The Invention of RandoBall

There was a lot of Sunday morning traffic over the next 14 miles to the information control at the church at mile 338, on twisty and hilly roads. Everybody was nice to us, but it was pretty stressful. The traffic let up after that, yay.

At the church, Mary shot a couple of baskets, including a nice layup, and we enjoyed a shade break. Our progress was good and there was no more stops over the next 45 miles. We had plenty of fluids and food, and set our sights on the finish.

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383 miles and two points.

 

Our aches and pains were piling up, though, which made the last miles a challenge. My big pain points were the heel of my left hand, which stays on the bars most of the time while I shift the rear gears,  my seat from compression soreness, and my left big toe, which was throbbing for no real reason.

We had some breeze, thankfully, and kept up a decent rolling pace, taking just one shade break.

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Shade and some personal care on Summerduck Road. Photo courtesy Mary.

 

I liked the routing at the end via Courtney’s Corner, Shipps Store and Elk Run roads. It’s a peaceful stretch with good shade. After the usual turns and hills into Warrenton we arrived at 3:55 p.m. for a total run of 35:55. That’s a fine outcome for us, especially given the ride was 383 miles. For the record, we passed the the 600K distance, 375 miles, at 3:18 p.m.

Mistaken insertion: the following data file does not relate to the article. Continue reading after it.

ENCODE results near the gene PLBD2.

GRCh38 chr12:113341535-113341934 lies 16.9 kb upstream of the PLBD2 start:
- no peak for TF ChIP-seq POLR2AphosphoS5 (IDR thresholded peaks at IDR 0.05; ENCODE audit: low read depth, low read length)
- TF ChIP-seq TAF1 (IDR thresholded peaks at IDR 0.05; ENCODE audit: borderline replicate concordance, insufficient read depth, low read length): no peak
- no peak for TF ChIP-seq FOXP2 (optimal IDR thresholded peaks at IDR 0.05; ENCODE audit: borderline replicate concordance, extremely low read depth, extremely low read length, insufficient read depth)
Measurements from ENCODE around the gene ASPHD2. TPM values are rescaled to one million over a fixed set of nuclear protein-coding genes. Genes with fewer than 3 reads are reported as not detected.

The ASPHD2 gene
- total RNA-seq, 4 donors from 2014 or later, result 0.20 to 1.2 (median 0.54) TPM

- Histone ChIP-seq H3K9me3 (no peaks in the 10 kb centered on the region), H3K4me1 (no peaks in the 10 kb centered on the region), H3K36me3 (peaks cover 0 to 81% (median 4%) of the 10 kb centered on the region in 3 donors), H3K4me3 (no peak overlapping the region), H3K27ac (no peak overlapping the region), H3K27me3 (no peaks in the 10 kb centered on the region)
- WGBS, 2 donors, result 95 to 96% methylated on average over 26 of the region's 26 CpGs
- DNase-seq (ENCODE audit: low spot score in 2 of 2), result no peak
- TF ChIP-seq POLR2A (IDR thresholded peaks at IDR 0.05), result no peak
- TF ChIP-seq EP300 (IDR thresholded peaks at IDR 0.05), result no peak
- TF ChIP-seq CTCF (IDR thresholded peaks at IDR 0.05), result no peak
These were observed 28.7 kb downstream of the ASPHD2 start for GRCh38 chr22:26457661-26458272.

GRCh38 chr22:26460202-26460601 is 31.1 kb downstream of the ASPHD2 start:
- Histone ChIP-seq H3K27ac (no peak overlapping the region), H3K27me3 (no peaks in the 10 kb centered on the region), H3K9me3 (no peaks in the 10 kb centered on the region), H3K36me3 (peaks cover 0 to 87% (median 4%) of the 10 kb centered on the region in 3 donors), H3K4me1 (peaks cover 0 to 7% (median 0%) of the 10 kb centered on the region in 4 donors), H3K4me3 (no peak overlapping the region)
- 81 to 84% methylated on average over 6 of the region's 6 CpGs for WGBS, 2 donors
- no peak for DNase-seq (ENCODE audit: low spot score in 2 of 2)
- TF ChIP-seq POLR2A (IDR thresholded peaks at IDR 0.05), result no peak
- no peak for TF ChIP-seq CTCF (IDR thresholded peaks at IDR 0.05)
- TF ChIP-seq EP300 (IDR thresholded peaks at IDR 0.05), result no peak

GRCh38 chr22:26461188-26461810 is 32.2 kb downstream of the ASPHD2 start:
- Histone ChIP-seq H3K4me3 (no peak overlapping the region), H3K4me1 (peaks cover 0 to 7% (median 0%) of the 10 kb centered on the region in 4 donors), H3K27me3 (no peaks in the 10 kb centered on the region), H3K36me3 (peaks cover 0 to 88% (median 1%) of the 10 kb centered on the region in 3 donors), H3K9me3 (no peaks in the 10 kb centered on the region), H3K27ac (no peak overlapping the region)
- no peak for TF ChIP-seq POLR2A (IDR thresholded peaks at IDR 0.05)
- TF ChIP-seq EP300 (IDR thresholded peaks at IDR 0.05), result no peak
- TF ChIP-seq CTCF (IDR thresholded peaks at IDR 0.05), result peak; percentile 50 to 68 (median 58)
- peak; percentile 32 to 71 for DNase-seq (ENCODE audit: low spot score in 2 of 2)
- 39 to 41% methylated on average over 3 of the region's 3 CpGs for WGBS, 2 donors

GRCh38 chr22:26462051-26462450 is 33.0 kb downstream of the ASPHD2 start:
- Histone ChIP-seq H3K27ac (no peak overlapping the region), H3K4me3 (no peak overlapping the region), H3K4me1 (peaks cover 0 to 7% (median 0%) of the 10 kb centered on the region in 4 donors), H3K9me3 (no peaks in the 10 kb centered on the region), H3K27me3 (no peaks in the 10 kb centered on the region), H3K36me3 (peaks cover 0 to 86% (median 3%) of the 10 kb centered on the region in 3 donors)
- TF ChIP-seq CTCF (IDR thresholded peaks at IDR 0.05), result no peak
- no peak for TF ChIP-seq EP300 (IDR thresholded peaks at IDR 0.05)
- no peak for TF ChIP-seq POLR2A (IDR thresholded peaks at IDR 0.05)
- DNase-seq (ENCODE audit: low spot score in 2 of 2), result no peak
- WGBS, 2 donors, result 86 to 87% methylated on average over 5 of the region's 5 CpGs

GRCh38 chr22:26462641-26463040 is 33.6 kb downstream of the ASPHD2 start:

Kelly texted us earlier and asked that we give him an arrival time so he and Josie could order pizza, and there it was in the room, still hot, along with plenty of cold drinks and other snacks. Nice going team! He also came down to greet us.

Epilogue

This year’s 600K was a return to form for us. As the years go by, keeping up with past performances is the primary goal for me.

It was unusual to not see anyone for all of Sunday other than the random sighting of Roger.  The ranks of the regulars have dwindled for DCR rides and it appears there is too much separation on a 600K for groups to form. I hope this trend changes.

Big thanks go to Josie and Kelly, and to Bill Beck and Emily  (with Kelly) for riding the checkout over Labor Day weekend. Also big thanks to Nick Bull, our hard-working brevet administrator, for managing another long spring series.

Our next big event is our annual summer trip, this year a 1,000-mile unsupported tandem tour from Albuquerque, N.M. to Boulder, Colo. starting July 1. The brevet and fleche miles should come in handy in getting over the summits out there.

Tech Notes